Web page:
Throughout this remarkably interdisciplinary book, ranging across fields as diverse as rural studies, musicology, development studies, and anthropology, Woods demonstrates the role of music—including jazz, rock and roll, soul, rap and, above all, the blues—in sustaining a radical vision of social change.
“A stunning and fresh analysis of the political economy of white supremacy and the redemptive power of the blues. All Americans, especially students, scholars, general readers and policy makers, who care about the extension of democracy and the future of black freedom, should read and discuss Clyde Woods’ intriguing book.”
“Development Arrested has no peer, for Clyde Woods is a rare scholar who takes the blues seriously as theory and social critique. Arguing that this folk discourse emerged in response to economic and political restructuring in the Delta during the twentieth century, he goes on to show how it constitutes a critique of the plantation South, New South modernization, and the transformation of capitalist agriculture during the so-called Green Revolution. To paraphrase something Marx said a long time ago, Development Arrested reveals the connection between the arm of criticism (i.e. the blues/social science) and the criticism of arms: struggle for power in the Delta.””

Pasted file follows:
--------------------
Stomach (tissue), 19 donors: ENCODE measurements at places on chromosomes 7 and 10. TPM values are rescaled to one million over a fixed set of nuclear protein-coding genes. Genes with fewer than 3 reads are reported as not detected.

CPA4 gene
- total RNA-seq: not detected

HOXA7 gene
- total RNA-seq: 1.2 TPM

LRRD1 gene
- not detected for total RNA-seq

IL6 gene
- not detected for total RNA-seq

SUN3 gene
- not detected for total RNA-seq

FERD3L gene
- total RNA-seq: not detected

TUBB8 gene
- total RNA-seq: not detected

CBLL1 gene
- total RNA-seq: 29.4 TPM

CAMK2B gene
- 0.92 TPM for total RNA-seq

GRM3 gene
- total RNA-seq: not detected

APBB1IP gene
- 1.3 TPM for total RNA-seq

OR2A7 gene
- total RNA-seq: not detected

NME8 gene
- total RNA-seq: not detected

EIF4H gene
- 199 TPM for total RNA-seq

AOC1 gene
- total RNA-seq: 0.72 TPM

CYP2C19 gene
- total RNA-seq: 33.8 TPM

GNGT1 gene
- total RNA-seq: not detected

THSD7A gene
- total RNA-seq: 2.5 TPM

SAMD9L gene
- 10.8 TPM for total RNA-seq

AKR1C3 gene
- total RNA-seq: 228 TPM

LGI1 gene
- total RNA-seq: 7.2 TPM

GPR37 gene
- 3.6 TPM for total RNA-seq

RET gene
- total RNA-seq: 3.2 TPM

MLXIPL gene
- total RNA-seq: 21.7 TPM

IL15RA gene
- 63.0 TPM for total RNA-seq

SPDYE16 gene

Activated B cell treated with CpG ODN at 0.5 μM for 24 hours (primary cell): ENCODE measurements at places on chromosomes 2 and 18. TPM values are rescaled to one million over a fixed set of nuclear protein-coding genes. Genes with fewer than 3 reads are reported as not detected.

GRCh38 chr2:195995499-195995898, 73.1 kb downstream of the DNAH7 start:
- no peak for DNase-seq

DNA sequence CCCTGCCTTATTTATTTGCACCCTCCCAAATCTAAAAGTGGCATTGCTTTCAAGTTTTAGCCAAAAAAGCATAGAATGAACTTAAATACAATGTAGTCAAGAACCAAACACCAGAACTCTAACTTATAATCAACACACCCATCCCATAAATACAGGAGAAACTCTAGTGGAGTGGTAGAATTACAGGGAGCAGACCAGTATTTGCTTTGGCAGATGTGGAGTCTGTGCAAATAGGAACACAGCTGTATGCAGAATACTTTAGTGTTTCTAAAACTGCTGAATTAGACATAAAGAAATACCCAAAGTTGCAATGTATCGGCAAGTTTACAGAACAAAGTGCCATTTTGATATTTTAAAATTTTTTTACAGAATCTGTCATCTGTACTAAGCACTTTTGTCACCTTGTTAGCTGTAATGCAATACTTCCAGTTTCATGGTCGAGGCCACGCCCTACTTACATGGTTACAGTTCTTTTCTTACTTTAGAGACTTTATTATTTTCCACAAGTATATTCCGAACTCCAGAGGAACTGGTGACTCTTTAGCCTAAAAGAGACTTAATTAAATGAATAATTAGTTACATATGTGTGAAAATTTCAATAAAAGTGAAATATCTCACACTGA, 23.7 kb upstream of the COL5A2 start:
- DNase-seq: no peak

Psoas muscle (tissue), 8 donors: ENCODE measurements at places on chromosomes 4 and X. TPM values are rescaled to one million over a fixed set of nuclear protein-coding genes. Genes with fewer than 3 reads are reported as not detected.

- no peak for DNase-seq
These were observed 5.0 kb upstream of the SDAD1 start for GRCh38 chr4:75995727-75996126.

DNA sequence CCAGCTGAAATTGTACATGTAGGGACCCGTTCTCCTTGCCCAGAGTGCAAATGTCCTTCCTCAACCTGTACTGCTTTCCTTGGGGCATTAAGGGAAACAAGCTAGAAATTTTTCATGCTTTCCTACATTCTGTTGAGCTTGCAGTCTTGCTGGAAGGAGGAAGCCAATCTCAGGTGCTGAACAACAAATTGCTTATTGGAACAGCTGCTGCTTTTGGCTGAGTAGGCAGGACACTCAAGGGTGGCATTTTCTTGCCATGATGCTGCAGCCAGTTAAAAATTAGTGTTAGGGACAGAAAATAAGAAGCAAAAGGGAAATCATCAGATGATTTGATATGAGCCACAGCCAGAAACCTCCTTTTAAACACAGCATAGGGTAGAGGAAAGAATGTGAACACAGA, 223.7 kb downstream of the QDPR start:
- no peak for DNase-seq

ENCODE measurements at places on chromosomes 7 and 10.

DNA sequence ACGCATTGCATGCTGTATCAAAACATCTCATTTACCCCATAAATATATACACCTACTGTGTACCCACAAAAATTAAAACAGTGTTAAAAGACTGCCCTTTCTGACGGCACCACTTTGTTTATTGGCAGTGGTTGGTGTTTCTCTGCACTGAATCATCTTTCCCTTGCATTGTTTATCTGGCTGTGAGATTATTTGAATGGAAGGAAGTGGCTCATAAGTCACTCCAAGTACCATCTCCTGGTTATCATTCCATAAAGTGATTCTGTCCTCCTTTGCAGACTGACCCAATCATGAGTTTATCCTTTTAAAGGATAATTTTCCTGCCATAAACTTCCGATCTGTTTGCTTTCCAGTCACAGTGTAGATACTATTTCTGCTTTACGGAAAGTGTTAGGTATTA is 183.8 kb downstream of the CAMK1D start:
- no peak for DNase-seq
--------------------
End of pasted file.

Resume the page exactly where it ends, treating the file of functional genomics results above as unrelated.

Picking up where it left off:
“Woods should be applauded for pointing out the absurdity of a situation in which, for instance, whole families—made obsolete my machinery, genetic research, and high yield fertilizers—are allowed to starve within eyeshot of fields that government pay affluent farmers to leave fallow.”